DavidFreese
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Mississippi River: Headwaters and Heartland to Delta and Gulf

America's most important and iconic river has had many names: from the Ojibwe word misiziibi, meaning "a great river spread wide over the land," to the more familiar Mighty Mississippi, Old Blue, and Ol' Man River. In Mississippi River: Headwaters and Heartland to Delta and Gulf, the third book of my trilogy on North American waters, we take a captivating visual journey from the river's source at Lake Itasca in northern Minnesota 2,552 miles south to the Gulf of Mexico.

The photographs—from the ground and from the air—open our eyes to encompass the river's diversity and complexity as seen from its cities, towns, and hamlets, its industrial sites and farmland, its historic buildings and sanctuaries for wildlife, all the while revealing the constant flow of goods, grain, and fuel up and down the nation's major shipping artery. The images also illustrate the ongoing dangers posed by increased flooding and the protective measures historically taken by the U.S. Army Corp of Engineers in trying to fulfill an impossible task: of keeping a restless and often swollen and unruly river in check.

There is great pressure on America's biggest river in the way we manage and treat it. Too often there are negative environmental consequences to our way of life, ranging from the loss of habitat affecting millions of birds and other wildlife to poisonous runoff from pesticides and herbicides on agricultural fields. As one encounters the river, one must also remember that, throughout its vast watershed, the Mississippi was initially the great river for native peoples who were systematically removed from their homelands; and, as we journey downriver, one is also reminded of the dark legacy of slavery, especially in the South.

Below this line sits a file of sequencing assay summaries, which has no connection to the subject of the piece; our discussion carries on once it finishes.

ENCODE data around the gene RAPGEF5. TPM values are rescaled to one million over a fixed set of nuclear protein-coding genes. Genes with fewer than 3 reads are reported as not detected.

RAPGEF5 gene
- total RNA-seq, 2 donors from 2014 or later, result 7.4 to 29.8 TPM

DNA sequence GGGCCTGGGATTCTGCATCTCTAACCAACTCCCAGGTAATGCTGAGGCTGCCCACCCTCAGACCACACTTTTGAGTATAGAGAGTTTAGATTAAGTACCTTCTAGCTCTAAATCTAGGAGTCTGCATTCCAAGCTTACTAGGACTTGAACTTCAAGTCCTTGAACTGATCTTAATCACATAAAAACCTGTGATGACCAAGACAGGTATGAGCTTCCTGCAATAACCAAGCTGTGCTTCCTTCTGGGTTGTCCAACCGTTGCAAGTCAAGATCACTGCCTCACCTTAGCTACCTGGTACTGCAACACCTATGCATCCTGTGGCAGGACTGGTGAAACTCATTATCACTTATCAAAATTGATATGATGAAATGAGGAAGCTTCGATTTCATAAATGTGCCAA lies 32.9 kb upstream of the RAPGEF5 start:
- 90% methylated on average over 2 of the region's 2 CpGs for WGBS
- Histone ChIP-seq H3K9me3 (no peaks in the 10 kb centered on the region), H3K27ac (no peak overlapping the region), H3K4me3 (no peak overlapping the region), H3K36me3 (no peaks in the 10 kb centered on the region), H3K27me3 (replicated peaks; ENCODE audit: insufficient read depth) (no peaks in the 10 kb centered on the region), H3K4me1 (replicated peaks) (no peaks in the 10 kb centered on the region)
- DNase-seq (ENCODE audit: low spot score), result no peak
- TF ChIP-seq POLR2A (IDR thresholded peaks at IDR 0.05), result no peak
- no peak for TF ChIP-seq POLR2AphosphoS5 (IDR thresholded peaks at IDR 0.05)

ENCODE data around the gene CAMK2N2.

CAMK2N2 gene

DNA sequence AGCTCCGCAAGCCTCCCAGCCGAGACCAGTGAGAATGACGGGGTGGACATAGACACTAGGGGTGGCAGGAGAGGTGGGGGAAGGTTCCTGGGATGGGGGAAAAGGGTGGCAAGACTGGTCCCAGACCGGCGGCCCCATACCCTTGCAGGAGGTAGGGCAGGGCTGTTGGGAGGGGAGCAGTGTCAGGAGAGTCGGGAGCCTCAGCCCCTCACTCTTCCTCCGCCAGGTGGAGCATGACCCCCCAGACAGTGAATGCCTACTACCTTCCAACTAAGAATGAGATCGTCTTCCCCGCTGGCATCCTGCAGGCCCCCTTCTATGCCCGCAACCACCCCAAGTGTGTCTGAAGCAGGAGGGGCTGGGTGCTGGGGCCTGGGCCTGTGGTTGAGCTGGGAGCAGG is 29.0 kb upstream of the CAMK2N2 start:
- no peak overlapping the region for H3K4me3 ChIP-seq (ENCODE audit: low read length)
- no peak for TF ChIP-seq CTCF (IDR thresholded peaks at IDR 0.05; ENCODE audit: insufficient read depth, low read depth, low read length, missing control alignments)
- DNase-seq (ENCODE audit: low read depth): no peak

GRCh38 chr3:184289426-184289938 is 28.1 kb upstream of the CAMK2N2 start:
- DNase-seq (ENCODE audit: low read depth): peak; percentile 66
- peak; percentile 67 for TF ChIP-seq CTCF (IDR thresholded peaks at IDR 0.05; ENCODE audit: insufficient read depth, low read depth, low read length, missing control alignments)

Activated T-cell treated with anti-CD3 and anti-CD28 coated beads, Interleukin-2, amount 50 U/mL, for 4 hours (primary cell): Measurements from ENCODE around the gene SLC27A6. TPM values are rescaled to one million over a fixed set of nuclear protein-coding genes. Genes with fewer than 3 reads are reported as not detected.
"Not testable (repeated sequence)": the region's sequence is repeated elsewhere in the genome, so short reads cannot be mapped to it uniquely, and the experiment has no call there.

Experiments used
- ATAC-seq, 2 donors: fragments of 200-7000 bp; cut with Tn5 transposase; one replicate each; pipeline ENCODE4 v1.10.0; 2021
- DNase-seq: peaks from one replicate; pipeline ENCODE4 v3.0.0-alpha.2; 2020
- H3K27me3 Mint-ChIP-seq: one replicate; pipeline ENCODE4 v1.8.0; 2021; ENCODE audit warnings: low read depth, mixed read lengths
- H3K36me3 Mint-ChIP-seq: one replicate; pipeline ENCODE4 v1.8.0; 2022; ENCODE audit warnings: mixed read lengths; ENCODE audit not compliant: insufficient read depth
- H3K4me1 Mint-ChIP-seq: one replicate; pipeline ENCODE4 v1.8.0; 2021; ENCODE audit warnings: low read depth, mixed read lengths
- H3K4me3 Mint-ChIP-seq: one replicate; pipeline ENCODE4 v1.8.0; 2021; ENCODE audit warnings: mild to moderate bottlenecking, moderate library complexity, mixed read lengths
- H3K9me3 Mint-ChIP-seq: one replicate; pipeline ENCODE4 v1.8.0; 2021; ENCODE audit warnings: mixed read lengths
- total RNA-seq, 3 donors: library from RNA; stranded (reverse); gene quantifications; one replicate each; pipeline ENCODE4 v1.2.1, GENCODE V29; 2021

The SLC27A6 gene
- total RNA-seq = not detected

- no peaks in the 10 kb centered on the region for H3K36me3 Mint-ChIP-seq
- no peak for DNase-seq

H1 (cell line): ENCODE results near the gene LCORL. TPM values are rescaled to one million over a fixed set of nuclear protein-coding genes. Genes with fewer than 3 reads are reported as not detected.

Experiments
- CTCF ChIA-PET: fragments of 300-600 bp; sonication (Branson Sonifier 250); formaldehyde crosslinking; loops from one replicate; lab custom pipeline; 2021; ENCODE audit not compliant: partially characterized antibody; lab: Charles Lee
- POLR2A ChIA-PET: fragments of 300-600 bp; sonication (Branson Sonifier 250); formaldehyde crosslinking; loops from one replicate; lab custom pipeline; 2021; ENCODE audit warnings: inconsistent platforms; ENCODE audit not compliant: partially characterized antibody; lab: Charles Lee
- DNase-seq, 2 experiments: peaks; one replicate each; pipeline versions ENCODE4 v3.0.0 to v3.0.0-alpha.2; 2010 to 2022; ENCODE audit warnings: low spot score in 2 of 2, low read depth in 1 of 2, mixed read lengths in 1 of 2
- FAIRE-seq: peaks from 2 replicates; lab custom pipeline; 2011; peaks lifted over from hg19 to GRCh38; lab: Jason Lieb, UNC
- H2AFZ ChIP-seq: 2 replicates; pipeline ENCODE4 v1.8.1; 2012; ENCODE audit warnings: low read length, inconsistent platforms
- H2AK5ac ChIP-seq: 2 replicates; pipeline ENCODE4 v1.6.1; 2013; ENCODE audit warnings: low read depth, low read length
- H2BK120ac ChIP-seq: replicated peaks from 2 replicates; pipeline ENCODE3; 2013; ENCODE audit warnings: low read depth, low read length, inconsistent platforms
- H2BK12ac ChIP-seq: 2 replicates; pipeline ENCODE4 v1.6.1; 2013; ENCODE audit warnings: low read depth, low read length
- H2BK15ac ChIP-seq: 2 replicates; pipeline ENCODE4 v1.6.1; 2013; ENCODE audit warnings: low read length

The Misiziibi reveals America's complicated past and present and hints at its future like no other river. American history truly bends and turns in its waters. To complement the photographic journey, acclaimed author Simon Winchester provides one of the most compelling short histories of the Mississippi yet written, and Sarah Kennel, Curator of Photography at the High Museum of Art in Atlanta, places Freese's images into the canon of landscape photography as a magnificent body of work that documents, critiques, honors, and sanctifies America's most treasured river. The book concludes with a provocative afterword and extensive notes on many of the photographs.

 

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